In one of the most extensive and most detailed studies ever conducted, it was recently found that patients diagnosed with gout were more than twice as likely to develop chronic kidney disease compared to those without. The research, coming from the University of Limerick (UL), Ireland used data from more than 620,000 patients in the UK health system.
Gout is a common inflammatory arthritis affecting 2.5 percent of the adult population. It can cause severe pain and suffering in the joints, tendons, and bones due to a build-up of uric acid. Treatment of the condition have been proven as effective for lowering uric acid levels in the bloodstream, but current evidence shows that gout remains poorly managed in the general population.
Chronic kidney disease is a condition that affects around 15 percent of adults in the Irish health system and can have significant impacts on overall health.
“Each year over 450 patients develop kidney failure in Ireland and require some form of dialysis treatment or a kidney transplant,” explained Professor Austin Stack, Foundation Chair of Medicine at UL GEMS who is lead author of the study and Principal Investigator for the UL Kidney Health Consortium at the Health Research Institute and Consultant Nephrologist at UL Hospitals. “This continues to be the case despite our best efforts at controlling blood pressure, diabetes, and other well-established risk factors.”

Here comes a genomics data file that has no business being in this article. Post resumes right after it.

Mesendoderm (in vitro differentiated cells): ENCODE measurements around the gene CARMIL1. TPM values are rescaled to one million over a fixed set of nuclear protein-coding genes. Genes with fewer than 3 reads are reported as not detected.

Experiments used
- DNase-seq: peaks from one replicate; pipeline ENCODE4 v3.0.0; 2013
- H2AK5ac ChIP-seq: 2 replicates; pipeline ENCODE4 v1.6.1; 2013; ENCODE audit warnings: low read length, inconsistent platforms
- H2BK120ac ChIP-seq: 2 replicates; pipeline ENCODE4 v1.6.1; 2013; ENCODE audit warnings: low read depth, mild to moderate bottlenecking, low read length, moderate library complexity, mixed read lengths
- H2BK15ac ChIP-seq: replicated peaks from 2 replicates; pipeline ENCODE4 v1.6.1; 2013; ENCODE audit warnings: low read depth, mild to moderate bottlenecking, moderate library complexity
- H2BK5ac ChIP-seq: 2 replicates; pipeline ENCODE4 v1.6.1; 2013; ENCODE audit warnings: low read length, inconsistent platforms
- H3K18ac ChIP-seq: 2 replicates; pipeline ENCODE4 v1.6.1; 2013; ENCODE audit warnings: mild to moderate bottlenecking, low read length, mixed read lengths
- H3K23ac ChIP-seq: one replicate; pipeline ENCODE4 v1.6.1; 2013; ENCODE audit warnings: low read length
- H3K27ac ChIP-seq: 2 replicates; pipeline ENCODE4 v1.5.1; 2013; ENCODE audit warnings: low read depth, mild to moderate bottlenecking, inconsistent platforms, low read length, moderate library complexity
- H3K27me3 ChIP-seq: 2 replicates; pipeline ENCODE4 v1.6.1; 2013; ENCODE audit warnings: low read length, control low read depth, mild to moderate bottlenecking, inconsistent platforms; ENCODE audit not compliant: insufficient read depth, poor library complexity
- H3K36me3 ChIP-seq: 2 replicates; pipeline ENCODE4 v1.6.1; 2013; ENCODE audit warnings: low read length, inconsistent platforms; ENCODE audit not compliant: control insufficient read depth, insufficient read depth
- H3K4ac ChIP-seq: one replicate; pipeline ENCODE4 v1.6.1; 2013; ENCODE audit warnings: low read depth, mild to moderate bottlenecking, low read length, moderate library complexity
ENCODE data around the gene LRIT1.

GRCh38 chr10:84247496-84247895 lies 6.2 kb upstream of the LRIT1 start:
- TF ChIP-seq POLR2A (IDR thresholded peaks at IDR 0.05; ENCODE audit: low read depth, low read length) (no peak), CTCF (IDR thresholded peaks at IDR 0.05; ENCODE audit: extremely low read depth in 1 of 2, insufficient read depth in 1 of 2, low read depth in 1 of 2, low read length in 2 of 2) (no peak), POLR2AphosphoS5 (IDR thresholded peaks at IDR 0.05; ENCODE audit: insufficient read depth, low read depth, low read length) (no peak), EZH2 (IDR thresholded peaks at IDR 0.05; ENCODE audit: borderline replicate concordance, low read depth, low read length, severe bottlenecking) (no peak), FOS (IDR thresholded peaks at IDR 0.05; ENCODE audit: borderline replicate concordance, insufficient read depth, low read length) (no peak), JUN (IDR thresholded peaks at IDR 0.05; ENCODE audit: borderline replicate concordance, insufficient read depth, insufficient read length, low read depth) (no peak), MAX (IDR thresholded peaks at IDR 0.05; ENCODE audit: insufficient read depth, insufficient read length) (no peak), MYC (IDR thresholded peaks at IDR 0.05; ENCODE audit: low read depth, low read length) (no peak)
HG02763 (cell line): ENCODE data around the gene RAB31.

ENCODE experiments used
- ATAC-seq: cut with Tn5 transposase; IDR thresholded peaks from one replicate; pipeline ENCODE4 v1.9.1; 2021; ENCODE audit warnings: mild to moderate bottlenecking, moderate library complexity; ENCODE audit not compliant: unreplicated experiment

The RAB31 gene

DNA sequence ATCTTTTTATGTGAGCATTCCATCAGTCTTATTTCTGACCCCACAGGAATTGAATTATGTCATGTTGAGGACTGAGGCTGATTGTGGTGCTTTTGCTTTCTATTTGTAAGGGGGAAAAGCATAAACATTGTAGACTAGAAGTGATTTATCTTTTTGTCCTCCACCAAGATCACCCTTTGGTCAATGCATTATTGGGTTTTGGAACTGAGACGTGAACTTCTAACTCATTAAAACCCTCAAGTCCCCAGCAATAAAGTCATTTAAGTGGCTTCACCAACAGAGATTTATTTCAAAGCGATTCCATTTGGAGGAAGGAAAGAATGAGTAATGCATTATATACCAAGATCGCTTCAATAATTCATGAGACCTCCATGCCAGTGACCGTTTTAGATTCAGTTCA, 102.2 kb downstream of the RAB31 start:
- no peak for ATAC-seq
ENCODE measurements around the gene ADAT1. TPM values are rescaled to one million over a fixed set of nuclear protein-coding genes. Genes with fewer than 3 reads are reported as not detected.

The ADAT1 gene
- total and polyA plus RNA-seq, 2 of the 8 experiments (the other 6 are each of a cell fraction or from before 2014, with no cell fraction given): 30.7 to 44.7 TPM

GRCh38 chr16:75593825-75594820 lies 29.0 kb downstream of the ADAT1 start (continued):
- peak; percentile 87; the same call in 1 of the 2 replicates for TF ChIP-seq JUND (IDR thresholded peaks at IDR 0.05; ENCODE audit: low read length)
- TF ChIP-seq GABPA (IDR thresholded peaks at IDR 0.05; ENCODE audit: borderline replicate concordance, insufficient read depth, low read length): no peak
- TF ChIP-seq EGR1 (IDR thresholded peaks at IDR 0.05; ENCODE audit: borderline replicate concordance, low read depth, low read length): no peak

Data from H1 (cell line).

The researchers based their finding on the results of a UK-wide study that analyzed data from the Clinical Research Practice Data Datalink (CPRD). This is a database that collects clinical information on patients attending primary care centers from across the UK.
For the study, researchers analyzed the risk of advanced chronic kidney disease in 68,897 gout patients. They were followed for an average of 3.7 years and compared them to 554,964 patients with gout.
“The results were quite astonishing,” said Professor Austin Stack. “While we always believed that high levels of uric acid might be bad for kidneys and that patients with gout may have a higher risk of kidney failure, we were quite surprised by the magnitude of the risk imposed by gout in these patients. We were particularly interested in the risk of advanced kidney disease, as these patients, in general, have a higher risk of kidney failure and death.”
“Overall, we discovered that patients who suffered from gout had a 29 percent higher risk of advanced chronic kidney disease compared to those without gout. Indeed, when we analyzed each of the components of advanced kidney disease, we found that in general gout patients were at higher risk of a deterioration in kidney function compared to those without.”
The study that was published in the medical journal BMJ Open hopes to shed new light on the importance and potential impact of gout on kidney function. There have been previous studies that showed a link between gout and kidney disease, but until now, none have convincingly shown that gout can contribute to the development of kidney failure.